FT reticle point of impact

Started by gvp, April 30, 2013, 11:26:57 PM

gvp

Not tested in real world yet ...

#1
Cool, nice graph!

When I was involved with Fieldtarget, I found it quite hard to compare measured velocity data of HN FTT pellets with the values of chairgun (BfX did not exist then). What is the situation now?

#2
Some other remarks:
did you know that bfx is able to convert most of its outputs, e.g. =bfx_d("cm";.... and bfx_d("moa";..
i do not understand your rationale behind the formula used to calculate the POI?

gvp

Dear colleague (I'm a physicist too),

"""""""i do not understand your rationale behind the formula used to calculate the POI?"""""""
I send you a new version of my file and the explanation.
I tried the formula =BfX_Zx() (see comments at cell H4) but I couldn't use inclination.
When the inclination is zero I have the same results with your BfX_Zx() formula.
Can I use another BfX formula in order to have a result with an inclination ?

"""""""did you know that bfx is able to convert most of its outputs, e.g. =bfx_d("cm";.... and bfx_d("moa";.."""""""
I discovered it later :-) Very usefull !!!

"""""""When I was involved with Fieldtarget, I found it quite hard to compare measured velocity data of HN FTT pellets with the values of chairgun (BfX did not exist then). What is the situation now?"""""""
I'm not sure I understand your question. Can you be more detailed ? you have measured velocity data of HN FTT pellets in different distances and you wanted to compare your values with chairgun ?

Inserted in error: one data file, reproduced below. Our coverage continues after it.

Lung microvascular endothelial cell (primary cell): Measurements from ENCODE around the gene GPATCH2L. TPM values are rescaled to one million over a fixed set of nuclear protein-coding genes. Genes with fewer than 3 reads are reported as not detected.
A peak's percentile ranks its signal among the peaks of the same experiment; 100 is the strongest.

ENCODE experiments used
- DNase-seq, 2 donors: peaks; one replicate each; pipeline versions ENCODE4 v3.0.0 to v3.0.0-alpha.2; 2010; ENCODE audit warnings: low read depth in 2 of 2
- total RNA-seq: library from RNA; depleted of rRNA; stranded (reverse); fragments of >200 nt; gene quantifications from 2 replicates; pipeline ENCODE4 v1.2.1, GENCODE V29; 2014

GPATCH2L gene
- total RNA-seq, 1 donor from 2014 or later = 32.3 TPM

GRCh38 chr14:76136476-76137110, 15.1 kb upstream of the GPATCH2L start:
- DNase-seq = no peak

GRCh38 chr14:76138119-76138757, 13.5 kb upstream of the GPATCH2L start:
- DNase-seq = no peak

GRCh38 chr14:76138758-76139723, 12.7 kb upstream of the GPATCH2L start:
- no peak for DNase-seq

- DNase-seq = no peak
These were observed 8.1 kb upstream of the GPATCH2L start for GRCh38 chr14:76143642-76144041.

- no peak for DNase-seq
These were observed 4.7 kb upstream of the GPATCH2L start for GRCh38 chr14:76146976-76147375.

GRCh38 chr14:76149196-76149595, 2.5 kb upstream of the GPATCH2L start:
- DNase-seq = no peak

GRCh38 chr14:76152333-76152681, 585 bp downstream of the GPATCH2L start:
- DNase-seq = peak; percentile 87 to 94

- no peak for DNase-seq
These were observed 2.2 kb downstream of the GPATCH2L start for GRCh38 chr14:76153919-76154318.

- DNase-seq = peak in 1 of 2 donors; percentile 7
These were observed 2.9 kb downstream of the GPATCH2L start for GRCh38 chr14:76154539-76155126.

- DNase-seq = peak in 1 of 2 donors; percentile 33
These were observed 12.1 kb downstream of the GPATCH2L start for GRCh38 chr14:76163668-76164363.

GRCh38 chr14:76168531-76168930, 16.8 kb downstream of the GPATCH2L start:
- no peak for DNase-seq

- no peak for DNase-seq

Some more to tell/ask you ..
1. as you can see I use a custom drag table which I took it from chairgun (GA profile) (black background cells).
if pressure, temperature or humidity change are these values change or remain the same ? (logically they change) ...
... so in which temp, humid, press conditions must these values be measured, in order BfX make right calculations ?

ps
later on, I changed some of these values with the red ones, right next to them, in order to have the same results between chairgun and BfX. I used solver for this.

2. in your help file you wrote "Cd=BfX_Cd(v0; df=GP)".
I think it would be more user friendly if you write "Cd=BfX_Cd(v; df=GP)" because Cd change with velocity, and vo is just the muzzle velocity.

Thank you for your project !!!

please have a look at bfx_Ze( ...   Z as a function of elevation

as I have no time know I will respond later to the other issues...

Quote from: gvp on May 05, 2013, 11:53:42 PM